Do you involve your kids in your work?
Yes, my kids are completely involved in my work and they are very proud of it. When I decided to write Just Breathe, I actually sat with them to understand what creates stress and anxiety for them and their friends, from test taking to social media to feeling misunderstood.
What does your evening routine like?
Unlike our mornings, our evenings are relaxed. My kids generally are home after school. They do their homework and we try to have dinner together every night. I love that my family talks about the day, and generally we are all obsessed with the news so current events take up a lot of dinner conversation.
I am obsessed with sleep, so I mandate that everyone is in bed by 9PM with rare exceptions on nights when they have to start their homework later.
What’s your favourite technique for staying in the moment when things start to feel overwhelming?
When I feel overwhelmed, angry or frustrated, I STOP. S – Stop. T – Take three breaths. O – Observe the body. P – Proceed. This practice helps transition from a fight-or-flight mode to a more thoughtful reaction to any situation.
It is so easy for kids to press our buttons — because they know exactly which ones to press — and sometimes we react in ways that we regret later. The STOP exercise has helped me take a pause and react in a more mindful and appropriate way. It has saved me from unintentionally saying or doing things I may regret later.
Tell us about a family ritual.
It’s kind of inappropriate but we love watching shows like Scandal and Empire together! I do a puzzle while the rest of the family and Yoda lounge on the couch.
What’s been your proudest moment as a parent?
Knowing that my daughters are kind and respectful. Often, strangers come up to me and tell me that my daughters are polite and engaging and I beam with joy.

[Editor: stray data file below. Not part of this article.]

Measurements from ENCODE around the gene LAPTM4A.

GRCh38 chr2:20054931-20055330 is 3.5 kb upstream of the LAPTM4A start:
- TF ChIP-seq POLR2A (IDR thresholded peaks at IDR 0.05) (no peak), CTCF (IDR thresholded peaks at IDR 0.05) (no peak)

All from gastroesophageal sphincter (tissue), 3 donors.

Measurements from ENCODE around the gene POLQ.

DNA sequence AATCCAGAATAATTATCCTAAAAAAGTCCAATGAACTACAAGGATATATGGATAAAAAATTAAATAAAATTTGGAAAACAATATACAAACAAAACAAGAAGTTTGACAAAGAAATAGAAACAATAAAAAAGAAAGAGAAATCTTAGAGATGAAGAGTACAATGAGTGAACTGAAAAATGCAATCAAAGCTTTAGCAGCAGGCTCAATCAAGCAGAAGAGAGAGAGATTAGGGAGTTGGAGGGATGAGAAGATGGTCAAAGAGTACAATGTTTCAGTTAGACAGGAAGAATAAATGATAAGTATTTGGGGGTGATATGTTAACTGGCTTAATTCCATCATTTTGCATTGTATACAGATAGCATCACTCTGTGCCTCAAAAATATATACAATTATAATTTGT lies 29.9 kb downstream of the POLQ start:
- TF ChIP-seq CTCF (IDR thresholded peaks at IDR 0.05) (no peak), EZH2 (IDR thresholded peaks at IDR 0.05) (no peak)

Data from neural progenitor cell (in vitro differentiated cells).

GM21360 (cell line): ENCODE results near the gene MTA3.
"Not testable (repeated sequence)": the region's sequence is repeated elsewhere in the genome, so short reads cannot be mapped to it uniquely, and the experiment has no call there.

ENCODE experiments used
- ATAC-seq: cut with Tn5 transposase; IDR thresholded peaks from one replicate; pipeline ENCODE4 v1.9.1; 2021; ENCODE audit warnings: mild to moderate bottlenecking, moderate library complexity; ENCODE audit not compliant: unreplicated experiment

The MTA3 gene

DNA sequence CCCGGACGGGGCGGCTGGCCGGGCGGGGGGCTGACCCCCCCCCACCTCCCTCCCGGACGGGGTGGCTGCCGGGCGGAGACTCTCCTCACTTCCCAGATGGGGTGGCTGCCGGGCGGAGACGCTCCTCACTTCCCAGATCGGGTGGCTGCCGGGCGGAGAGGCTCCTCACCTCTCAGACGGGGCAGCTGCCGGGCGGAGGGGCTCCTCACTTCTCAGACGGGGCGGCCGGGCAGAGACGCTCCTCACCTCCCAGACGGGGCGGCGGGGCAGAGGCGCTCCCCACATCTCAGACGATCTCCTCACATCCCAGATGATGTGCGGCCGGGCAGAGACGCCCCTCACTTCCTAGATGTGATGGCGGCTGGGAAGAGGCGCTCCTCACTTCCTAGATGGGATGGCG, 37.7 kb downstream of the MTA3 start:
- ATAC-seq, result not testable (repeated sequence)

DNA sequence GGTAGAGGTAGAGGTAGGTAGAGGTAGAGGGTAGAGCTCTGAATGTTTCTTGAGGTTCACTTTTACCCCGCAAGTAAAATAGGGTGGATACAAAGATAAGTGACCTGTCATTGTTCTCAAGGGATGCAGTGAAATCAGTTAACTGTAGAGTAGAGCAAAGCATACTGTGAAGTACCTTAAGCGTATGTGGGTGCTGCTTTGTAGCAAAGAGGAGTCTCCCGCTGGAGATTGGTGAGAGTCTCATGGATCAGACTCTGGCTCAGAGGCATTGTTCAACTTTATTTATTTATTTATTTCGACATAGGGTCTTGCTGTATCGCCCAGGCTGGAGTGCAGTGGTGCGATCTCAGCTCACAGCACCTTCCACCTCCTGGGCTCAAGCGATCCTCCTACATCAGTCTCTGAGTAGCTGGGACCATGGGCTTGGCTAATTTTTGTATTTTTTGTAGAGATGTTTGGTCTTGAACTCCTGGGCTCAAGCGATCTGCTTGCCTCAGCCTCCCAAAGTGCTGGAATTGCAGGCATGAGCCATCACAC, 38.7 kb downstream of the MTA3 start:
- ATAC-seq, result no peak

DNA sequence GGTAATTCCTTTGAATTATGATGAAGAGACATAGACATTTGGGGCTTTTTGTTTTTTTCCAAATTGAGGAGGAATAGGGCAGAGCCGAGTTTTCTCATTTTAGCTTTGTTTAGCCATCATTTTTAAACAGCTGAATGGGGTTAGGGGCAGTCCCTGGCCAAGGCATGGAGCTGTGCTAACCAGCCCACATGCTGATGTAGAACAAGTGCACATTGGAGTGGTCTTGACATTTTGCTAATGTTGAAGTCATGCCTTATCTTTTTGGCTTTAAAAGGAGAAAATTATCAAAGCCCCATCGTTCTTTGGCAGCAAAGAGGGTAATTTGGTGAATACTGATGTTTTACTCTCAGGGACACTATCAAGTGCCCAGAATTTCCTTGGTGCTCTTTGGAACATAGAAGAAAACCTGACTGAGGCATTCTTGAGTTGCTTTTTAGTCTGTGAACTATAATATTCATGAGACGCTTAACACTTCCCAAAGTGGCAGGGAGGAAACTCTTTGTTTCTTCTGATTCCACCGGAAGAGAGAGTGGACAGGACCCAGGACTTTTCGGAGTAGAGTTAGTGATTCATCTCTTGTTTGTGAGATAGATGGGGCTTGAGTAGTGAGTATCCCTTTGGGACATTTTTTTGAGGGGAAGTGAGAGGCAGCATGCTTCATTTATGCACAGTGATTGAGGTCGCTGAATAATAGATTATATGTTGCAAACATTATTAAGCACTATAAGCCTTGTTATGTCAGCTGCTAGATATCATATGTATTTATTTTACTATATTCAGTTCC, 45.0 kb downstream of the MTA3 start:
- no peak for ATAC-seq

What moment are you least proud of?
Reading my daughter’s diary and breaking her trust.
What do you want your kids to learn from your example?
The importance of gratitude — not just of material things — but of relationships, opportunity and the planet.
What’s the hardest part about being a parent?
Trust. Lately my daughter started driving. This took trusting that she can take care of herself to a whole other level!
What’s your favourite part of the day?
Picking my girls up from the bus and hearing about their days. Even on the days they don’t share much, just sitting in the car while they decompress is quality time together. It’s the every day ritual that makes it predictable and so special for me.
Now that my elder daughter is driving and will take her sister to school, I will be desperately seeking something new to replace this special time.
The one thing I would tell other parents who are juggling a career:
Don’t try to do everything — make empowered choices and be willing to let go of some things. As a parent, I have found that I just need to think of timing in different ways. Embracing flexibility gives a lot of freedom.